Head and attached modifier pruner 1530 represents a pruning operation that may conveniently be undertaken before further weighing, although the order of weighing and pruning may differ in another embodiment. As indicated in FIG. 15, software developer 110 may be prompted or allowed, by use of a graphical user interface or other known technique, to indicate an integer number representing the maximum number of topic heads to be included in a topic tree. The purpose of head pruner 1530 is to prune from the topic tree those topic heads that have weights, as indicated by w1, w2, and w3, below a threshold value related to the developer-defined threshold. Any of a variety of known techniques may be used for this purpose. For example, w1, w2, and w3 for each topic in the topic tree may be combined taking into account, in a variety of ways known to those skilled in the art, the presumed relative importance of the factors that gave rise to them. If the developer-defined threshold is 10, and there are 25 head topics in the topic tree, then the 15 head topics having the lowest combined value for w1, w2, and w3 may be pruned, in a manner described below.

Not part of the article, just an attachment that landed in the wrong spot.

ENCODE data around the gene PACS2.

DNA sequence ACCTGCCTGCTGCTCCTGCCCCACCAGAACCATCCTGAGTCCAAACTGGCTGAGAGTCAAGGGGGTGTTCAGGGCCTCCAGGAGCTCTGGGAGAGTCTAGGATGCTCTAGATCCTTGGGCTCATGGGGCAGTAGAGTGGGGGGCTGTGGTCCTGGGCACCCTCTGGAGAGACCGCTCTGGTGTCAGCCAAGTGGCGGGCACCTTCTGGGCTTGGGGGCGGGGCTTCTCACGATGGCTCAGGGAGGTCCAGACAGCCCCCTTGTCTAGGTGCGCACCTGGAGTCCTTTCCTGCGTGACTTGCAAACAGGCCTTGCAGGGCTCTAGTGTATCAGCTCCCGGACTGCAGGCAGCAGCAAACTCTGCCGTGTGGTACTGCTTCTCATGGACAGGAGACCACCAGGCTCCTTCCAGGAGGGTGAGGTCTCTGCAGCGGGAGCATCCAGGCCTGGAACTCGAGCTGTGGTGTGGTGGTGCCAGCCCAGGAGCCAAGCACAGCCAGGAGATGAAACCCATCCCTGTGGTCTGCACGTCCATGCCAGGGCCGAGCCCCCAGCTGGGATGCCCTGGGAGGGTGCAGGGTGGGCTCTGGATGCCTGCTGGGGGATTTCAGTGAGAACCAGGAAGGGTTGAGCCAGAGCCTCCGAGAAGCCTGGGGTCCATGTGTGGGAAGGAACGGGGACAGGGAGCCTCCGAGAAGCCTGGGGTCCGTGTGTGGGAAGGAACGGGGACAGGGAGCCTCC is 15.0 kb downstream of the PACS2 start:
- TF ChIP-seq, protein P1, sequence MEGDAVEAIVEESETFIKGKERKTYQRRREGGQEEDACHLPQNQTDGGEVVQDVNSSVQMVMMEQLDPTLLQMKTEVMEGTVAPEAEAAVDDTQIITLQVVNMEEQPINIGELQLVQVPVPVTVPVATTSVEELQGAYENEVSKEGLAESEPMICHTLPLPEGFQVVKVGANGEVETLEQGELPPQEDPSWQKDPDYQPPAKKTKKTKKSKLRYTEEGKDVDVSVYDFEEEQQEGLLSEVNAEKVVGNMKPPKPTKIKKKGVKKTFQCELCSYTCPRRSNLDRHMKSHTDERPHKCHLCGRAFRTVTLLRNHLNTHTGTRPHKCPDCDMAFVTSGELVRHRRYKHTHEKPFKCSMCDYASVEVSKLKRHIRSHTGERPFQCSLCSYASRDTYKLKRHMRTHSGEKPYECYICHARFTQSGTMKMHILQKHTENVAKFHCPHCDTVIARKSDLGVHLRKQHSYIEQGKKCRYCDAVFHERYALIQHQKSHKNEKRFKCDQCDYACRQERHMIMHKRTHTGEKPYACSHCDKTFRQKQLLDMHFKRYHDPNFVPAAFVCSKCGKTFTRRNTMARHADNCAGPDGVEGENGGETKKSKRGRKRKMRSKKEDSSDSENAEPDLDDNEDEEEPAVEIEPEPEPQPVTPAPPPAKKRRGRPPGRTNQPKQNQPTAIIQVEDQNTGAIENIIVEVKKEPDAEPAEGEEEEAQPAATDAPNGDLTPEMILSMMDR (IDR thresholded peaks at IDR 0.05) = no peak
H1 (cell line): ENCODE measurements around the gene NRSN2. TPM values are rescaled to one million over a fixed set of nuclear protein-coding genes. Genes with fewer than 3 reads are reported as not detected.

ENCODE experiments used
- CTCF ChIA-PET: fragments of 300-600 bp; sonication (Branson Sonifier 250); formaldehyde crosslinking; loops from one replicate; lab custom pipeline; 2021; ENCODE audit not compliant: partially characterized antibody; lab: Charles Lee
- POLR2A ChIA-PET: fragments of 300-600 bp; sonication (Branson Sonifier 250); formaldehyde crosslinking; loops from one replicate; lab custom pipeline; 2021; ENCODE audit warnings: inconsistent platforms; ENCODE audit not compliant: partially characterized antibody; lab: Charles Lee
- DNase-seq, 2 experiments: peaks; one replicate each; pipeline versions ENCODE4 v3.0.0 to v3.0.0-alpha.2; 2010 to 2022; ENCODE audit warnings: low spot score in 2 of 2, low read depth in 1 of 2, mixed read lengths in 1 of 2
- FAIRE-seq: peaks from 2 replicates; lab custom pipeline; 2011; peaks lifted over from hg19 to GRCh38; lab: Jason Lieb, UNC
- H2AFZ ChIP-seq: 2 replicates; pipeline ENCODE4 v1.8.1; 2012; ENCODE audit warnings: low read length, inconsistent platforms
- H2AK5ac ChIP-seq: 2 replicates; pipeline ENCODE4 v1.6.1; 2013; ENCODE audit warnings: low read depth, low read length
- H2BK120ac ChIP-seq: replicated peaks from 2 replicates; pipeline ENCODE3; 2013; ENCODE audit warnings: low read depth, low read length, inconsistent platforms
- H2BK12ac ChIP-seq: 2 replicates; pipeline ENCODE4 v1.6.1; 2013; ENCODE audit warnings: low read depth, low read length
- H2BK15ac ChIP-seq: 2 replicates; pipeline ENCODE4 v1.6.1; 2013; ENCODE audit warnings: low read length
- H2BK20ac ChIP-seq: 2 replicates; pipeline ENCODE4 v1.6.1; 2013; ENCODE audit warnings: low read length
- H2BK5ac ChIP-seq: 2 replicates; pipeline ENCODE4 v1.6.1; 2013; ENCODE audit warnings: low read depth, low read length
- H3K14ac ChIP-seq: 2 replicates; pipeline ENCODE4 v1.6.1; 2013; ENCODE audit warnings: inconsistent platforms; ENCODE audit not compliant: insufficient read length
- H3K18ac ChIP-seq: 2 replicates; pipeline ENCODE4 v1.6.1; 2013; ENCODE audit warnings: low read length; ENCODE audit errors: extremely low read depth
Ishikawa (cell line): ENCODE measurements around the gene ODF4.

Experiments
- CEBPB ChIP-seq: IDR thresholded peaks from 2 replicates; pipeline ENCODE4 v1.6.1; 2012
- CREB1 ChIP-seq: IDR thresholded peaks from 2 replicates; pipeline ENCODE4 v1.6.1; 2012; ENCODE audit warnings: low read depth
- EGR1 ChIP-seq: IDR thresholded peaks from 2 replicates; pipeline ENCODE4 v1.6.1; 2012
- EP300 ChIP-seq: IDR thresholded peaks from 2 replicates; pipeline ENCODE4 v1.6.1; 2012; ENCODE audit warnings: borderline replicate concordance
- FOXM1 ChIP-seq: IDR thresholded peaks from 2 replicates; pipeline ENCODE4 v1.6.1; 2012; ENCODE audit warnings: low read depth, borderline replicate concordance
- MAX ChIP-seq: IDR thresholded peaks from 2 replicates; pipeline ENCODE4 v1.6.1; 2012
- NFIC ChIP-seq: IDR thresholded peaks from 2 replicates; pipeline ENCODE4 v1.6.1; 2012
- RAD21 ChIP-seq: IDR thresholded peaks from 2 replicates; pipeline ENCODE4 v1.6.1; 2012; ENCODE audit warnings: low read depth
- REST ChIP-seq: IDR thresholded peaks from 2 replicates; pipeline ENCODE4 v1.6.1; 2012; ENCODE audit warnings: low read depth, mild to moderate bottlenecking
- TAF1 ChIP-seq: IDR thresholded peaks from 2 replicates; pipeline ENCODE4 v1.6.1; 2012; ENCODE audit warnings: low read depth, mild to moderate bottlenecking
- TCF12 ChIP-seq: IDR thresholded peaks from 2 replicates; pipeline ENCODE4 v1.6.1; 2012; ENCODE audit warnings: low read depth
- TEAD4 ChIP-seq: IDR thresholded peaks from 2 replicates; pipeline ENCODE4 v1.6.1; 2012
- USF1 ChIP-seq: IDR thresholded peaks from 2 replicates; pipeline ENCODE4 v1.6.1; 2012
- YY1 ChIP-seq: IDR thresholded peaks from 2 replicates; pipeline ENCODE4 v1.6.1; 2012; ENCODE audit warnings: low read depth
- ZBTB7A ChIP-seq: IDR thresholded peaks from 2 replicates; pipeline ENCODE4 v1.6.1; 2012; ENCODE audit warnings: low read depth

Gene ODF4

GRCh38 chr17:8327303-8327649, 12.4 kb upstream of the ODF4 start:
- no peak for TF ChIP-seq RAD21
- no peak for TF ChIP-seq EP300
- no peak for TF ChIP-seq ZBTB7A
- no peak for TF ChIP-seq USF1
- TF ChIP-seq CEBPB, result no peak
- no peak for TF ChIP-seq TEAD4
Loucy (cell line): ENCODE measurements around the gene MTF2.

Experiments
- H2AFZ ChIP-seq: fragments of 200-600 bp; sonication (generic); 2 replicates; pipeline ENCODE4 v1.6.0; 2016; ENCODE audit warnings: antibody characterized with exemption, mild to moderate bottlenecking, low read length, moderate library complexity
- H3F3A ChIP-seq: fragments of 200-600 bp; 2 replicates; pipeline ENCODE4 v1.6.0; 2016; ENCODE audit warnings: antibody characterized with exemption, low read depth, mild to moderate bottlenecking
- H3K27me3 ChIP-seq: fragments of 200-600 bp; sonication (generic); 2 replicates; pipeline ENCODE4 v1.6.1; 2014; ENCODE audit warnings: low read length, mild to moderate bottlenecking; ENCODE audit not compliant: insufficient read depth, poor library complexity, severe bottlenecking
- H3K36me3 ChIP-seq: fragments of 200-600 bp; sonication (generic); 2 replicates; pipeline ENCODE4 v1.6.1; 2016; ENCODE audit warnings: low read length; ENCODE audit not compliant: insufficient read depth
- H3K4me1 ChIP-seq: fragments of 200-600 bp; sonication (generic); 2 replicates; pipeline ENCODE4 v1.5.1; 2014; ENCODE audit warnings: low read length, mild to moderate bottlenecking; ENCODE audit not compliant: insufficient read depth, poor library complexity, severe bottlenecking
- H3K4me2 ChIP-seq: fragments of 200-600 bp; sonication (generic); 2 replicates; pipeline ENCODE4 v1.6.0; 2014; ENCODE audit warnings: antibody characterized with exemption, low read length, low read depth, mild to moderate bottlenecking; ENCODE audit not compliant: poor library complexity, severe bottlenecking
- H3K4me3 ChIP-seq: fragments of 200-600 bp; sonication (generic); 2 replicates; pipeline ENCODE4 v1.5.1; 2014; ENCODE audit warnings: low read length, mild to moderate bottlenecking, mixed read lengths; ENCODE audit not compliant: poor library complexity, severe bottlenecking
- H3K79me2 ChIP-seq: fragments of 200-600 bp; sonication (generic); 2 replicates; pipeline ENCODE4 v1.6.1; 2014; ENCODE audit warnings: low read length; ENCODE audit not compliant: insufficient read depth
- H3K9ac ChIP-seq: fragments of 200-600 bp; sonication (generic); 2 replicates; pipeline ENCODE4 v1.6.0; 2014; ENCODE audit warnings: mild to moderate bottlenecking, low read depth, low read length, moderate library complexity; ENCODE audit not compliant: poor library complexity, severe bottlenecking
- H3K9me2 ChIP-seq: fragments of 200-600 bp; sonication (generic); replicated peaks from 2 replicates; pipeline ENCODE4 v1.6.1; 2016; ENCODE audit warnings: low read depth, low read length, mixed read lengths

A modifier weigher and pruner 1535 represents the operation of calculating weight elements w1, w2, and w3, as described above in relation to head topics, for topics that are not head topics. Such non-head topics are either postmodifiers or premodifiers of a head topic and thus may be referred to as "modifier topics." The reason to calculate such weights for modifier topics separate from the weight calculations for the head topics described above is that such effort would be wasted for those modifier topics pruned as a result of the operation of head pruner 1530. After the calculation is completed, a pruning operation may be undertaken to eliminate the less important modifiers from each topic branch. The pruning proceeds in much the same way as described above for head pruner 1530.